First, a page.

Localisation of sentinel nodes

To permit a 3D-localisation of the sentinel nodes, transmission and emission scans were acquired using a double-headed gamma camera with an integrated X-Ray device (Millennium VG & Hawkeye®, GE Medical Systems Europe, Buc Cedex, France) 1.5–3 hours after transrectal intraprostatic injection of 250 MBq 99mTc-Nanocoll. A single ultrasound-guided central application was performed per prostate lobe. After the anatomical-functional image fusion, the scans were analysed with respect to 3D-localisation and number of sentinel nodes. The sentinel nodes were three-dimensionally located by an experienced member of the nuclear medicine department (K.E., R.B.). For a systematic topographic evaluation of lymph node localisation, we used the Cross-sectional Nodal Atlas published by Martinez-Monge 1999 [28](figure 1).
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Figure 1

Terms and definitions of nodal groups according to Martinez-Monge et al. (1999). The obturator and hypogastric lymph nodes include periprostatic and seminal vesicle lymphatic plexus, parts of perivesical and the perirectal lymphatic plexus nearby the prostate, the ventrocranial parts of the internal pudendal and inferior rectal nodes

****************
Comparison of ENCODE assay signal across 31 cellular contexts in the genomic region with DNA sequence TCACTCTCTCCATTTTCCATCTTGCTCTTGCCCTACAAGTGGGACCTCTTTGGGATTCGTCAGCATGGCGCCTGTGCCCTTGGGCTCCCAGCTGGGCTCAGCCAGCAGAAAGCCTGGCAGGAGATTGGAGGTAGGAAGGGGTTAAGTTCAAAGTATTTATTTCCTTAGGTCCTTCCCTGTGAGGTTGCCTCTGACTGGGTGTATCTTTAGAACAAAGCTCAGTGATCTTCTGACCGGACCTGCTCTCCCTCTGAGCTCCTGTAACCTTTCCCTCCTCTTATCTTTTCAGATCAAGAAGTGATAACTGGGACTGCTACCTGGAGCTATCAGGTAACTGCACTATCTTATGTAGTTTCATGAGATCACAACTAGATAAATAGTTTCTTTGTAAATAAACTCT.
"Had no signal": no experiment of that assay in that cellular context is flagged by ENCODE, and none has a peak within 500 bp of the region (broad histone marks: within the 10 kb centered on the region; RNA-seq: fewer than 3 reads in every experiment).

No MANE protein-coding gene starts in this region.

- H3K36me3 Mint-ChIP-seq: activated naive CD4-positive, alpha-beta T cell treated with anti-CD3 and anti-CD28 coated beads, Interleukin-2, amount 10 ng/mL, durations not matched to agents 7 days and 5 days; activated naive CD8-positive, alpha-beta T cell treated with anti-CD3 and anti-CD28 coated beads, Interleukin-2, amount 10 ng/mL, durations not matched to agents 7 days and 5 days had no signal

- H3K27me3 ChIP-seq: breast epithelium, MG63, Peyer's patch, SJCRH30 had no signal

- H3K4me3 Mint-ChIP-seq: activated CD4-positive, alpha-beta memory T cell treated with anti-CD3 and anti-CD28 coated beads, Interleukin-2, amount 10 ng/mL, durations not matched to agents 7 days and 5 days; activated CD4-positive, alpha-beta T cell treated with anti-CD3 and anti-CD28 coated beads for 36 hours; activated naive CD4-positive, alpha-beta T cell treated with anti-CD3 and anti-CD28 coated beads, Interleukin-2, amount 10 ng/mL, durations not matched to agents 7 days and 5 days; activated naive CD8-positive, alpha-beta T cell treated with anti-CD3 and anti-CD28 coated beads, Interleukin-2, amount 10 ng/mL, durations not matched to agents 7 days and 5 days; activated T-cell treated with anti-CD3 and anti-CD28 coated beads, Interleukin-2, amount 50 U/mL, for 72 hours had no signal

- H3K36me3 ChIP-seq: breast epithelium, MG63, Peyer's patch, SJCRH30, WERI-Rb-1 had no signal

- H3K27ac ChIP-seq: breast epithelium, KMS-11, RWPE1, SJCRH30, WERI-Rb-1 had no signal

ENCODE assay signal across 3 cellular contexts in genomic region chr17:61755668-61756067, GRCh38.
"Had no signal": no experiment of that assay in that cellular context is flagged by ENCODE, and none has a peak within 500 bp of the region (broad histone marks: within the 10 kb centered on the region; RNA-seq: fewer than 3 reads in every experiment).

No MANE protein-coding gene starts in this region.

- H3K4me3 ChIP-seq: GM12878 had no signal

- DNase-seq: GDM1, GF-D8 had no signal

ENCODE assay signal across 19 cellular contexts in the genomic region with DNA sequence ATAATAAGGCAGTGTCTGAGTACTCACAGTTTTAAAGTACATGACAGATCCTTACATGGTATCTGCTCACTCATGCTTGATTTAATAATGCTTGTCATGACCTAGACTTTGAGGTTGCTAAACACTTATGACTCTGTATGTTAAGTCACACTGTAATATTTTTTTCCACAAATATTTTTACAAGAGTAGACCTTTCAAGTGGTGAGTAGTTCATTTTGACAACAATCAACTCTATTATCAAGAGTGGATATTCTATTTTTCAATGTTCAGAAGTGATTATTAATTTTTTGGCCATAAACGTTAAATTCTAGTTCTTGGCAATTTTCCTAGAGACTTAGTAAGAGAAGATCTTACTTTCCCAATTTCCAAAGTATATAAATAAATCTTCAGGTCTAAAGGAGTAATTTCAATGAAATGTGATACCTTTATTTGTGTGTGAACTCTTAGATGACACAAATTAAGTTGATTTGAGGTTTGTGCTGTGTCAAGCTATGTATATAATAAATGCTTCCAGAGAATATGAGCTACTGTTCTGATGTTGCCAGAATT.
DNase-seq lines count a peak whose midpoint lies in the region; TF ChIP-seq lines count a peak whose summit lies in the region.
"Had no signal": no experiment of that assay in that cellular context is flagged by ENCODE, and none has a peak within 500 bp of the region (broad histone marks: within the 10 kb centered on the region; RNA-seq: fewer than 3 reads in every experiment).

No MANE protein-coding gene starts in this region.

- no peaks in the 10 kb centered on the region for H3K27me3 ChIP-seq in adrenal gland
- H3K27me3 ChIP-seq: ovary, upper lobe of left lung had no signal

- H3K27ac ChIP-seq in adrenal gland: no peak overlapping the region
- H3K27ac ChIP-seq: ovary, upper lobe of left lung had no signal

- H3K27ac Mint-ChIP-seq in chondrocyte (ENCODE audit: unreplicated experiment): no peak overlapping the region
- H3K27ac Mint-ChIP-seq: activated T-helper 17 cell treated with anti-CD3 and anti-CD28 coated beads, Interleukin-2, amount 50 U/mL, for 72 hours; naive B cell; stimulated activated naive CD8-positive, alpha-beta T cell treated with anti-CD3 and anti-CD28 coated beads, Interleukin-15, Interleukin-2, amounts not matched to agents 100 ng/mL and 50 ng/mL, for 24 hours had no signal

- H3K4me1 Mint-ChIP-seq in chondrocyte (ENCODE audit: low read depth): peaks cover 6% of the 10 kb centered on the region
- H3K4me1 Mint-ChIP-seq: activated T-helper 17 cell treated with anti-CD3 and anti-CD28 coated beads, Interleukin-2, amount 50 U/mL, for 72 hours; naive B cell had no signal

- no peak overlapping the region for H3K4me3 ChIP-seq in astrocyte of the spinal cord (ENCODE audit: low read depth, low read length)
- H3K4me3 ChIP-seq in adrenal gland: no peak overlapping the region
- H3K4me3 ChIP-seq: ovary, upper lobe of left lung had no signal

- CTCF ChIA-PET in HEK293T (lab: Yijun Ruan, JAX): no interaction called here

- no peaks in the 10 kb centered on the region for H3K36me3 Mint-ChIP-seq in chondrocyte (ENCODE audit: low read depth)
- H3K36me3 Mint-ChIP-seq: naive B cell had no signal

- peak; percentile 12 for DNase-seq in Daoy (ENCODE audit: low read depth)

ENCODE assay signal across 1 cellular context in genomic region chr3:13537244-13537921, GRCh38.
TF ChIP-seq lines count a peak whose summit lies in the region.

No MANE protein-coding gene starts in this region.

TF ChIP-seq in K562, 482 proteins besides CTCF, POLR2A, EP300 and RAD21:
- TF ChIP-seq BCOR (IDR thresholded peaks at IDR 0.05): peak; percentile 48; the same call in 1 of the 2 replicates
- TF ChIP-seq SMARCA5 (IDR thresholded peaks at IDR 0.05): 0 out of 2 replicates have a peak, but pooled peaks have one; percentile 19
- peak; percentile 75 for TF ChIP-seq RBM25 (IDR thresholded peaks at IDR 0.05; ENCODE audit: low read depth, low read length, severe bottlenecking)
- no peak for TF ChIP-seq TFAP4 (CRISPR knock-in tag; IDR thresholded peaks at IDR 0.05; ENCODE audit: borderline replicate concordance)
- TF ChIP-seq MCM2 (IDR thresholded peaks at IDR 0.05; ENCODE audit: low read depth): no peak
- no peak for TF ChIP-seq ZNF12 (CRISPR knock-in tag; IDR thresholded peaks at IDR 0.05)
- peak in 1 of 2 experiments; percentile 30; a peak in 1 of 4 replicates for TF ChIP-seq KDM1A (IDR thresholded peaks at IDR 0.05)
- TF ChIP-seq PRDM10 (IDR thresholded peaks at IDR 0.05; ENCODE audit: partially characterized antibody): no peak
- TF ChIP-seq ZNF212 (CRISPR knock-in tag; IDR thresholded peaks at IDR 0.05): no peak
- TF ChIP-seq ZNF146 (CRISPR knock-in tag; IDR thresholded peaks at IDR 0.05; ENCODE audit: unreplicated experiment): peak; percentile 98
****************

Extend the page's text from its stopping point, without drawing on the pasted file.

Treatment planning

Intensity modulated radiotherapy planning was based on three CT scans of the pelvis in supine (2 patients) and prone (4 patients, using a belly board) position at 3 mm slice spacing from two cm below the ischeal tuberosities to the L 4/5 interspace. For a comfortable bladder filling, patients were instructed to avoid urination during the last 45 minutes before the procedure. The CT datasets were transferred to the Pinnacle® treatment planning system (Philips Medical Systems, DA Best, Netherlands) for segmentation. Clinical target volume (CTV) and organs at risk (OAR) were outlined in each CT image. OAR included rectum, colon/sigmoid, small bowel, bladder and hips. Image fusion was done by adjusting the bone structures of the pelvis. Finally, a single enclosing contour was derived from the three outlined CTV/OAR. For the resulting planning target volume (PTV) the enclosing CTV contour was expanded with a 3D safety margin of 7 mm.